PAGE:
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    [SOLVED] Would like some assistance

    For me, understanding btrfs is voodoo magic. I just have a difficult time wrapping my head around it. That said, I have my laptop formatted with btrfs. I also have an external 500 GB HDD, also formatted with btrfs that has nothing on it.

    I'd like to play with btrfs full and incremental backups, and that's where I'd like some assistance. If one of you btrfs witch doctors would be so kind as to write two scripts (or two .bash_aliases file entries) that would let me manually do full backups and incremental backups, I'd be indebted. I don't want anything complicated. KISS. The laptop isn't a production unit, and it doesn't have anything important on it.

    If one of you is game, let me know what you need to know about my laptop and the external HDD.
    Using Kubuntu Linux since March 23, 2007
    "It is a capital mistake to theorize before one has data." - Sherlock Holme

    #2
    Here is the script that I use when I don't do it manually.
    Code:
    #!/bin/bash
    #
    # script to create backup snapshots to /mnt/snapshots and a differential backup to /backup
    # To be run as root from /
    #
    echo "Mounting drives"
    eval "mount /dev/disk/by-uuid/038bd596-59b4-4bb0-98e5-3cbeec1dd339 /mnt"
    eval "mount /dev/disk/by-uuid/c16e0247-d866-47f3-8d5e-770e746cd51c /backup"
    
    NOW=$(date +%Y%m%d%H%M)
    echo "Making today's snapshot"
    MKSNAP='btrfs su snapshot -r /mnt/@ /mnt/snapshots/@'$NOW
    eval $MKSNAP
    eval 'sync'
    eval 'sync'
    
    echo "Finding previous snapshot as parent "
    PREVSNAP=""
    list=($(ls /mnt/snapshots/))
    PREVSNAP=${list[-2]}
    NOW=${list[-1]}
    echo "Attempting incremental backup"
    if [[ -s "/mnt/snapshots/"$PREVSNAP ]];
    then
      MKINC='btrfs send -p /mnt/snapshots/'$PREVSNAP
      MKINC=$MKINC' /mnt/snapshots/'$NOW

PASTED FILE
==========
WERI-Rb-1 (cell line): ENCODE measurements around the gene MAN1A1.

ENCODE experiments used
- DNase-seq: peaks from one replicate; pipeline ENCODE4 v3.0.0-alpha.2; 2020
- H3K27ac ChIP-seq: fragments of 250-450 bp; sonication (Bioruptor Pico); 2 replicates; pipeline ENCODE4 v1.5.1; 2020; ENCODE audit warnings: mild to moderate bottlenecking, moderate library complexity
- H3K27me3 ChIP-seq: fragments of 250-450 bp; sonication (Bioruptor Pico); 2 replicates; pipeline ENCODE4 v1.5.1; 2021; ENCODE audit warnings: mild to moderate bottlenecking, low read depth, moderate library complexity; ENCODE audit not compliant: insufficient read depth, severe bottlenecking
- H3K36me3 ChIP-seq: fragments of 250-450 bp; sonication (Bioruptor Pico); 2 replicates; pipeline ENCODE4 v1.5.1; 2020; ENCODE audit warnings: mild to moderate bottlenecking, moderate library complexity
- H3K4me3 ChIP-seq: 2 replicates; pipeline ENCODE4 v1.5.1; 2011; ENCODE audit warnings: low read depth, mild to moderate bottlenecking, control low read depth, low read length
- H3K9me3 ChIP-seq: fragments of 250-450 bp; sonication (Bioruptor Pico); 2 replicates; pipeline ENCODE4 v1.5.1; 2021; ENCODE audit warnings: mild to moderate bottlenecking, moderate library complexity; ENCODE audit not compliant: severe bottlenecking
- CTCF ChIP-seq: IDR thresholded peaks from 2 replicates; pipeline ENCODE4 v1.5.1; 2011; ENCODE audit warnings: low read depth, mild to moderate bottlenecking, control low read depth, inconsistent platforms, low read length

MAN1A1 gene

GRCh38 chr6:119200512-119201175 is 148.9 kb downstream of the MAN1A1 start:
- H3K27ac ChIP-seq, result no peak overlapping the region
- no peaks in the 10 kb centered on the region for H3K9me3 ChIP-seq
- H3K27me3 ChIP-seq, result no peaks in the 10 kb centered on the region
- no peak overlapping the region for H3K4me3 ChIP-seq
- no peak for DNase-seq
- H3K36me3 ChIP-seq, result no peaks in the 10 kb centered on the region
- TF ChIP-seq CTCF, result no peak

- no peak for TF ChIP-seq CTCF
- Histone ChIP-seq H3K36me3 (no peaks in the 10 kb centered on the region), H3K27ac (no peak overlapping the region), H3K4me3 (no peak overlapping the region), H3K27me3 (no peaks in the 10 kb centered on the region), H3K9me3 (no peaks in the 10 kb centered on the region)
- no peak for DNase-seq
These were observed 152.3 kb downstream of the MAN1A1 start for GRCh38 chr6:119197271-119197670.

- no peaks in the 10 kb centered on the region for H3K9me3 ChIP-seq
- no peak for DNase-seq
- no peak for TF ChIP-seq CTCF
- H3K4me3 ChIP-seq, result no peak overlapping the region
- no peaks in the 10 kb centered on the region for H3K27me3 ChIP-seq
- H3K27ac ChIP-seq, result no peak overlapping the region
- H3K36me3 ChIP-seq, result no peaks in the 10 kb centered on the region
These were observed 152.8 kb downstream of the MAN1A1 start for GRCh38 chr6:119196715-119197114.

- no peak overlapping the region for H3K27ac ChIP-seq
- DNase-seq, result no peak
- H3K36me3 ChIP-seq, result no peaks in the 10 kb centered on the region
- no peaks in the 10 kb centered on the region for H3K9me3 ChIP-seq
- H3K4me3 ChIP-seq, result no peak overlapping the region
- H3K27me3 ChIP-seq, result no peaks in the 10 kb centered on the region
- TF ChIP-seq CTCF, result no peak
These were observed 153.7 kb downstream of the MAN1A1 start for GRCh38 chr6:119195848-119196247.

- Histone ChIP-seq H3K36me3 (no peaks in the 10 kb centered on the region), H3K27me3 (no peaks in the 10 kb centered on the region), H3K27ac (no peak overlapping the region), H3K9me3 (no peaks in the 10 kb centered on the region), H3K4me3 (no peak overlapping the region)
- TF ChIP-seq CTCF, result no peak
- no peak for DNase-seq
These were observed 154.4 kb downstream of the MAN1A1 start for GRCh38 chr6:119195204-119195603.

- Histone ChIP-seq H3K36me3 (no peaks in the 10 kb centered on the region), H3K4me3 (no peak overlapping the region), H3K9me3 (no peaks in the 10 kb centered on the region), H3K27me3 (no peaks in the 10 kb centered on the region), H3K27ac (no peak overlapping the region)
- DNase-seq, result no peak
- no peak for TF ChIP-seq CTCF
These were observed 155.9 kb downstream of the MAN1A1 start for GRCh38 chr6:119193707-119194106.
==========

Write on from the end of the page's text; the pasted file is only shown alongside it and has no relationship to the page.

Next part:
MKINC=$MKINC' | btrfs receive /backup'
      echo $MKINC
      eval $MKINC
      eval 'sync'
      eval 'sync'
      eval "sync"
      DELSNAP='btrfs subvol delete -C /mnt/snapshots/'${list[0]}
      eval $DELSNAP
      eval 'sync'
      eval 'sync'
      eval 'sync'
      list=''
      list=($(ls /backup))
      DELSNAP='btrfs subvol delete -C /backup/'${list[0]}
      eval $DELSNAP
      eval 'sync'
      eval 'sync'
      eval 'sync'
      echo "Snapshots completed, oldest snapshots deleted"
      eval 'umount /backup'
      eval 'umount /mnt'
      eval 'sync'
      eval 'sleep 1'
      eval 'sync'
      eval 'sleep 1'
      eval 'sync'
      eval 'sleep 1'
      echo "Drives unmounted and 3 syncs done"
    else
      echo 'Incremental backup failed using '$PREVSNAP' and '$NOW
      echo 'Drives still mounted, ready to clean up'
    fi
    The "PREVSNAP" has to exist on the rootfs subvolume and on the backup subvolume.

    Here is what one of my incremental snapshots looked like:
    btrfs send -p /mnt/snapshots/@202202262040 /mnt/snapshots/@202202281609 | btrfs receive /backup

    The @202202262040, taken on Feb 26, 2022 at 8:40PM, resided on both /mnt/snapshots and /backup. It was sent to the /backup drive by my previous incremental send command. It is the parent snapshot. The snapshot taken on Feb 28, 2022 at 4:09PM is the child snapshot. The receive portion of the incremental command will see the name of the parent snapshot and look for it on the subvolume /backup. Using it as a template, the send portion of the command sends ONLY THE DIFFERENCE between the parent and child snapshots to the receive command. The receive command takes those differences and builds the child snapshot on /backup.

    My external 500Gb spinner is plugged in before I run the script. I do not mount it. The script does that. It mounts the external drive to /backup, creates the child snapshot (which becomes the latest snapshot) and then using the previous snapshot, as determined by the list command, the incremental snapshot is taken.

    I also have an internal NVMe 1Tb SSD which I mount manually on occasions to make incremental snapshots that may be 3 or more days between the parent and child. Even so, the incremental snapshot rarely takes more than 15 to 20 seconds to complete. Usually less than 10 secs.

    Note that in order to use the send command the parent and child snapshots must be "read only", that is, made using the -r switch. My /mnt/snapshot contains:
    Code:
    :~# !1996
    mount /dev/sda3 /mnt
    root@jerry-hp17cn1xxx:~# vdir /mnt/snapshots/
    total 0
    drwxr-xr-x 1 root root 334 Feb 10 16:28 @202202242057
    drwxr-xr-x 1 root root 334 Feb 10 16:28 @202202251913
    drwxr-xr-x 1 root root 334 Feb 10 16:28 @202202262040
    drwxr-xr-x 1 root root 334 Feb 10 16:28 @202202281609
    drwxr-xr-x 1 root root 334 Feb 10 16:28 @202203011815
    root@jerry-hp17cn1xxx:~#
    My usage shows:
    Code:
    :~# btrfs filesystem usage /mnt
    Overall:
       Device size:                 441.04GiB
       Device allocated:            160.05GiB
       Device unallocated:          280.99GiB
       Device missing:                  0.00B
       Used:                        133.96GiB
       Free (estimated):            305.43GiB      (min: 305.43GiB)
       Data ratio:                       1.00
       Metadata ratio:                   1.00
       Global reserve:              218.44MiB      (used: 0.00B)